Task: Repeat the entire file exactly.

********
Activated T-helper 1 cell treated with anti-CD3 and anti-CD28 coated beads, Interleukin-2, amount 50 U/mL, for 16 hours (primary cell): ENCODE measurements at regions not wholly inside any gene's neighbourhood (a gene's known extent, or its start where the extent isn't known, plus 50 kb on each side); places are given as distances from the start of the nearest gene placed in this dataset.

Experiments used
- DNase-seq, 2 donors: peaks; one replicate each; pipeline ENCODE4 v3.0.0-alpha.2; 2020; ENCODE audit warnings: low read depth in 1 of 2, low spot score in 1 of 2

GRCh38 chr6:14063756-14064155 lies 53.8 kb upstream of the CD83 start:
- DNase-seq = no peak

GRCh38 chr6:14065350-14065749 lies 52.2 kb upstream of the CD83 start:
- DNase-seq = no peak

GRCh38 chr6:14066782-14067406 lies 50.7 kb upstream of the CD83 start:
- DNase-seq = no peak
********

Activated T-helper 1 cell treated with anti-CD3 and anti-CD28 coated beads, Interleukin-2, amount 50 U/mL, for 16 hours (primary cell): ENCODE measurements at regions not wholly inside any gene's neighbourhood (a gene's known extent, or its start where the extent isn't known, plus 50 kb on each side); places are given as distances from the start of the nearest gene placed in this dataset.

Experiments used
- DNase-seq, 2 donors: peaks; one replicate each; pipeline ENCODE4 v3.0.0-alpha.2; 2020; ENCODE audit warnings: low read depth in 1 of 2, low spot score in 1 of 2

GRCh38 chr6:14063756-14064155 lies 53.8 kb upstream of the CD83 start:
- DNase-seq = no peak

GRCh38 chr6:14065350-14065749 lies 52.2 kb upstream of the CD83 start:
- DNase-seq = no peak

GRCh38 chr6:14066782-14067406 lies 50.7 kb upstream of the CD83 start:
- DNase-seq = no peak